A Rock and a Hard Place: Civil Corruption and Crony Capitalism

Should corporations be allowed to operate freely without government interference? Or do they need to be regulated by government to make sure corporations treat people fairly? Nope. Neither of these options are possible right now. We’re between a rock and a hard place: between civil corruption and crony capitalism. As you might surmise, neither is desirable.

What we have now in the conservative and liberal establishment is not an argument between freedom on one hand and tyranny on the other. We have corporate supremacy aided by the government on one hand, and civil supremacy aided by corporate capital on the other. Just look at the most recent issues over net neutrality. It’s a classic test case. Almost no one is calling for complete deregulation. You have “conservatives” fighting, presumably, against giving the FCC control over the internet. And you have liberals fighting, presumably, to make sure that customers don’t get run over by monopolies.

But no one seems all that concerned that the revolving door between corporations and government is already firmly in place. Whether the FCC regulates the internet or corporate interests do, the fact is that the internet will be regulated by someone. We have a choice now between being screwed over by a government that controls the major corporations or being screwed over by corporations that control the government. Just look at the most recent proof that Comcast is writing their own political support letters in exchange for donations.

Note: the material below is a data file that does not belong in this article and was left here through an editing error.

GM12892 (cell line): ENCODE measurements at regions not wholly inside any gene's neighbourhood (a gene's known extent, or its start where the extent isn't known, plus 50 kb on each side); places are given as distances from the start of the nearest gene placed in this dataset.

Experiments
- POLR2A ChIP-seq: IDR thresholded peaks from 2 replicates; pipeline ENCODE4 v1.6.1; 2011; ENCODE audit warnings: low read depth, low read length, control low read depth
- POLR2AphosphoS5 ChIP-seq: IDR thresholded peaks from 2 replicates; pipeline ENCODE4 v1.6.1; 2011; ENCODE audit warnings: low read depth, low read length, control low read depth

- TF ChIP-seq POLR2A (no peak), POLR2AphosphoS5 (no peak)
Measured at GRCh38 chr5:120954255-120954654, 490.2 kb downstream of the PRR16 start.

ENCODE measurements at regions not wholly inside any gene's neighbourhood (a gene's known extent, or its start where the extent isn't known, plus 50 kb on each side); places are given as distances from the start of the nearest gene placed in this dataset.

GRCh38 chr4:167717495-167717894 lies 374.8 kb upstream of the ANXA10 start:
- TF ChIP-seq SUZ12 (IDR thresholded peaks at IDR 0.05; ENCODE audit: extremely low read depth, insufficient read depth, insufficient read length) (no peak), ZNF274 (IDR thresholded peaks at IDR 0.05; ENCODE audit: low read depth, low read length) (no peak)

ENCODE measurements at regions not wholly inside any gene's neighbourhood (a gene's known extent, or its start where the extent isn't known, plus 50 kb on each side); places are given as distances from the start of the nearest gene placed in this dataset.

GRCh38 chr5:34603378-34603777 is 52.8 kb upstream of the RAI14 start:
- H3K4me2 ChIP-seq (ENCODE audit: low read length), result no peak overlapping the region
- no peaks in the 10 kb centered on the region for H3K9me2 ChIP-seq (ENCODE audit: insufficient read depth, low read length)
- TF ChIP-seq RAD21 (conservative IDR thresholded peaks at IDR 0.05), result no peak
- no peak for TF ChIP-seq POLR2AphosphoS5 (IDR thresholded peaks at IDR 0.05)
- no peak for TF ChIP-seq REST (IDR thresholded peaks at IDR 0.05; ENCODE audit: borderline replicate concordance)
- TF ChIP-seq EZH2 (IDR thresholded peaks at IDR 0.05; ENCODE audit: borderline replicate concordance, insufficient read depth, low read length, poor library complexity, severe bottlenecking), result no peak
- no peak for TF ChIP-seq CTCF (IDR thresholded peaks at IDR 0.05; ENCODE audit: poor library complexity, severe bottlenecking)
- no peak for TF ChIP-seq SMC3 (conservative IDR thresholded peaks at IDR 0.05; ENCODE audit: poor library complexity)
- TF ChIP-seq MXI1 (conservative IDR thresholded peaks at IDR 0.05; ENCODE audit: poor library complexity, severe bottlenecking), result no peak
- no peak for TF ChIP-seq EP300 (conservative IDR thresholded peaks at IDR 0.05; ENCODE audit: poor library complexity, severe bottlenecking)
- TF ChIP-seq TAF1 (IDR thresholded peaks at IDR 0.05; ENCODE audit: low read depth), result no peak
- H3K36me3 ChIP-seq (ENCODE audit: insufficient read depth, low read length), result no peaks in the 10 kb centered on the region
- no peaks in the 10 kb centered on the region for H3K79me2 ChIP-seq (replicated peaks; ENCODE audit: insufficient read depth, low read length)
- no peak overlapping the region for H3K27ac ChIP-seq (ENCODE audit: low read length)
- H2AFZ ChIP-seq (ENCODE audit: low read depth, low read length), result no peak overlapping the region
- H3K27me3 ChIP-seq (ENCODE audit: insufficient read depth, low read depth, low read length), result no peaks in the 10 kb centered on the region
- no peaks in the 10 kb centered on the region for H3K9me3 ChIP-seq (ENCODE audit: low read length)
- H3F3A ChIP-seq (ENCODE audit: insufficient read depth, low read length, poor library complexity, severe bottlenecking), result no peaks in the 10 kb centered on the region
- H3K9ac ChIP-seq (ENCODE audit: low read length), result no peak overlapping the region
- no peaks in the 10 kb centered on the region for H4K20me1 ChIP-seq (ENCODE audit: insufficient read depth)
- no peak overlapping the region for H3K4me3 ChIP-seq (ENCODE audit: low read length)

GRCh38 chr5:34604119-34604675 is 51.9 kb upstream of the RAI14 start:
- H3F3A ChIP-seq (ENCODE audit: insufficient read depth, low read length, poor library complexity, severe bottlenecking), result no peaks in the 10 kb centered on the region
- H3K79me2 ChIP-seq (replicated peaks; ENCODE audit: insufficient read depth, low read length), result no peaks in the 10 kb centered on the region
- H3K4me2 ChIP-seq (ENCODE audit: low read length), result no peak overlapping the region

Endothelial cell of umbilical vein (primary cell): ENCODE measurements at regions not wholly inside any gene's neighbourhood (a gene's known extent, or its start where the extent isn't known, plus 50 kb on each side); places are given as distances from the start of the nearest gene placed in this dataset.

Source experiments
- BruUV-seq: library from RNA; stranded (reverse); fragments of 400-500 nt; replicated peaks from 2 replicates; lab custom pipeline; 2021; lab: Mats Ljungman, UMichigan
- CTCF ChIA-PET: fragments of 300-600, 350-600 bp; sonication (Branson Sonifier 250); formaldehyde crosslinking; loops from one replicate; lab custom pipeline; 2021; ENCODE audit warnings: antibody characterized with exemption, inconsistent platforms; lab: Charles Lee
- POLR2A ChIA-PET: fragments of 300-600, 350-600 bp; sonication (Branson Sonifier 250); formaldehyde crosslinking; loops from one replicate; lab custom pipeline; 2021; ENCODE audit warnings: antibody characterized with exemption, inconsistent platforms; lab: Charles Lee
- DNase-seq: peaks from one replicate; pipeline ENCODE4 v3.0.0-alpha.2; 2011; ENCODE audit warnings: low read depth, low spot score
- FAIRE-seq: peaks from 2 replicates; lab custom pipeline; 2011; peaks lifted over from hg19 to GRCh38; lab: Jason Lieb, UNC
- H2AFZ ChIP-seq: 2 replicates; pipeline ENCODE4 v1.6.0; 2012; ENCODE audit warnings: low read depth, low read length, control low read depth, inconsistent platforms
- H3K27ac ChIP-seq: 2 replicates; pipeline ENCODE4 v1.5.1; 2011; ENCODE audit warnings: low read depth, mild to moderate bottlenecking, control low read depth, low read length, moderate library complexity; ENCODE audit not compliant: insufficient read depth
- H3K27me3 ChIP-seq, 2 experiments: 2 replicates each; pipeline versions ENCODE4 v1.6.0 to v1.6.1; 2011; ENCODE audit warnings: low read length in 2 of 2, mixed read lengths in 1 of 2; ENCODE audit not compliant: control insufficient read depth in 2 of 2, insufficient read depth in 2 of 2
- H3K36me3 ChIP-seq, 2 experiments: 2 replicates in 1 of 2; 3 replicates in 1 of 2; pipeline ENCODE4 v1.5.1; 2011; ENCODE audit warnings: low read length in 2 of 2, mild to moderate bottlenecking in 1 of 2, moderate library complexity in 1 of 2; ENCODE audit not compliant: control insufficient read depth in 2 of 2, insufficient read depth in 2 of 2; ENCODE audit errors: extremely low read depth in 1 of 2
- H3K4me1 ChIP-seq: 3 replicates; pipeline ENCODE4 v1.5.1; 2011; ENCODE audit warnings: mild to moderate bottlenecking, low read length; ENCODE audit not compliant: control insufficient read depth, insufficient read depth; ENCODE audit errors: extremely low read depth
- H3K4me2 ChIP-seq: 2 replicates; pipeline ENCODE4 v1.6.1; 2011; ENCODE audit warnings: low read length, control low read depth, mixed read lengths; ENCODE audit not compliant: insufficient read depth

Separation of church and state? How about separation of business and state? That seems like a much bigger issue right now. And no one seems to understand what’s at stake. I’m for freedom and liberty. And that means I’m for the death of crony capitalism as well as the death of government tyranny. Because they are handmaidens.

You can’t fight for freedom and be a friend to government-protected and subsidized businesses. I have no problem with companies making huge amounts of money. But when you hear the civil government talking about businesses that are “too large to fail,” you know that it is not the value of services or the quality of products that has made some of these companies lucrative. Business and government have married rather quietly in a small informal private ceremony. It’s time we ask them to file for divorce.

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